On Saturday night, one day after the 400th birthday of opera in Florence, America added another specimen to its repertory for the lyric stage. New operas may not be as plentiful as they once were, but a time traveler from early 17th century Italy to the War Memorial Opera House, for the premiere of Jake Heggie’s “Dead Man Walking,” couldn’t help but be impressed by the appearance of a thriving art form.
A large audience was in attendance, and demand for seats has been so great that the San Francisco Opera, which commissioned the work, has added an additional performance to the seven that were originally scheduled. An Erato recording, taped at these performances, will be rushed into the shops before the end of the year, and the production will be revived next season by Opera Pacific. A commercial television news van was parked in front of the War Memorial Opera House, and public television documentarians were filming inside. Three hours after the curtain was raised, the crowd roared its approval in a substantial standing ovation.
“Dead Man Walking” is the latest in a recent string of newsworthy big-ticket American operas, including Andre Previn’s “A Streetcar Named Desire,” William Bolcom’s “A View From the Bridge” and John Harbison’s “The Great Gatsby.” The composer may not, this time, be well established; Heggie is known mainly for his agreeably singable songs that famous American singers enjoy singing. Nor does his subject matter come from classic American literature.
But “Dead Man Walking” offers its own kind of American glamour. It is based upon the book by Sister Helen Prejean about her experiences counseling death-row inmates that has made her a national figure and that was turned into a well-regarded Academy Award-winning film starring Susan Sarandon and Sean Penn. The libretto is by one of Broadway’s most successful playwrights, Terrence McNally (whose “Ragtime” happens to be playing in San Francisco a couple of blocks from the opera house). The director, Joe Mantello, is popular on Broadway as well, as an actor and director (his production of Eve Ensler’s “The Vagina Monologues” is about to open in Los Angeles.) And there was the specter of controversy, since Prejean is a leader in the fight against capital punishment.
Not to fear about the controversy, however. As grim as the subject matter may seem in its search to discover a shred of humanity in a barbaric murderer and rapist, “Dead Man Walking” is, to its core, a crowd pleaser created by artists who are also crowd pleasers in all that they do. Add, in Heggie’s case, a singers’ pleaser, as well.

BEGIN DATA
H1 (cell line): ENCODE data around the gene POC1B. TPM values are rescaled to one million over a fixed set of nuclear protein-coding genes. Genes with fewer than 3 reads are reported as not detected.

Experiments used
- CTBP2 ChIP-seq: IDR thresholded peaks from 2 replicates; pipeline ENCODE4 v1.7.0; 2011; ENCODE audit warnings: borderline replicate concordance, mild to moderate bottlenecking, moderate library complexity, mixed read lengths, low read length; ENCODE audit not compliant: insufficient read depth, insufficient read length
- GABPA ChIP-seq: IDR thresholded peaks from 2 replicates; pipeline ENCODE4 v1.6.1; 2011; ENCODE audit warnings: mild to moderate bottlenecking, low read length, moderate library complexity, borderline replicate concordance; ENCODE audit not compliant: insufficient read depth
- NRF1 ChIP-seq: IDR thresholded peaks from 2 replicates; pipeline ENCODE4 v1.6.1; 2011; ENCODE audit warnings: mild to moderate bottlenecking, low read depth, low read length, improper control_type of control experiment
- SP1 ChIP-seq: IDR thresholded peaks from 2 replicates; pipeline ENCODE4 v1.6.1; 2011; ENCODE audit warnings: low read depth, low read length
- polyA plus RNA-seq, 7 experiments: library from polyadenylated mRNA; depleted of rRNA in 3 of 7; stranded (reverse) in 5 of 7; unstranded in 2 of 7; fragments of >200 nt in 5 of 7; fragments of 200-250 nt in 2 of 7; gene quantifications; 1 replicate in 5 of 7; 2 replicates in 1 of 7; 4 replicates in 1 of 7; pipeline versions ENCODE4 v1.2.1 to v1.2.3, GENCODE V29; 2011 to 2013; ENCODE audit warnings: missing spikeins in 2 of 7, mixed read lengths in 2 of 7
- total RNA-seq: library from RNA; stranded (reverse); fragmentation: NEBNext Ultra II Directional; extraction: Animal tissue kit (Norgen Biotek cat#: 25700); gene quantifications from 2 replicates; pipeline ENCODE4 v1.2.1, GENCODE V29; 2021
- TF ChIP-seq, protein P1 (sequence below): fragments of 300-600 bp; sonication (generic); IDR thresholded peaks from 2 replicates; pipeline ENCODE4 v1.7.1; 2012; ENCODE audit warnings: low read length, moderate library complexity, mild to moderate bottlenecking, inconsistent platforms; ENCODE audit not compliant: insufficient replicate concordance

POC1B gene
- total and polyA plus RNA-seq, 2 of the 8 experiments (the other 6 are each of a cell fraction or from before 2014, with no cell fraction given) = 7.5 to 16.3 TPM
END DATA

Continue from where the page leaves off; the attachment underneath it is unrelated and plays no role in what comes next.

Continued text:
McNally’s fluid libretto, utterly secure in its dramatic pacing and its ability to control the emotional climate at every microsecond, uses political issues mainly for local color as does, say, “Tosca.” Instead, “Dead Man Walking” is ultimately the spiritual quest of the highly appealing Sister Helen, her doubts and courage and intense search for meaning in a raw real world. The opera, however, goes out of its way not to take sides and “elevate” the issue to a quest for forgiveness. (The company’s general director, Lotfi Mansouri, notes in the program book that the major donor to the production is in favor of capital punishment.)
Heggie has responded with a kind of all-purpose sentimental lyricism in his vocal writing. His instinct is to flatter the voice, and he does so unfailingly. He sets words so well that we could have easily done without the projected titles. He also has the kind of feeling for the moment in theater that cannot be learned. One reason this opera held the crowd so well (and I can’t remember a time when I’ve heard fewer coughs in an American opera house) was that this was a compelling story simply told.
But that telling adds surprisingly little to the book or film, especially given the opera’s squirming fear of political commitment. Arias and ensemble numbers convey conventional sentiments of doubt, belief and guilt in conventional ways. Heggie’s musical ideas are not many. Redemption is found through quoting spirituals. Violent drama is mirrored in formulaic orchestral maelstroms. Simple, often derivative motives thread through the work without imagination. And by the end, Heggie’s climaxes have become so worn out that he finds it most dramatically effective to let important lines be spoken.
Still, the sheer stage-worthiness of “Dead Man Walking” does seem to have a life of its own. Heggie, McNally and Mantello, each in his own way, knows exactly how to get the most out of a theatrical situation, and the performance was superb. Susan Graham brought not just the ravishing beauty of her mezzo-soprano to Sister Helen but seemed to glow onstage. John Packard was the frighteningly intense convict, Joseph de Rocher. Frederica von Stade, one of Heggie’s earliest champions, gave a wrenching performance as De Rocher’s mother.
Even more impressive was the fact that every single person in the large cast seemed perfectly suited for his or her role and as natural as a character in a film. The show itself was well oiled--an efficient prison set by Michael Yeargan (who also designed “Streetcar,” “Gatsby” and “View from the Bridge”) worked well--and demonstrated the value of importing Broadway talent. Patrick Summers conducted with conviction; but, unlike the singers, the orchestra sounded unimpressed with its music.
“Dead Man Walking” has seven more performances through Oct. 28, $23-$165, War Memorial Opera House, San Francisco (415) 864-3330, https://www.sfopera.com.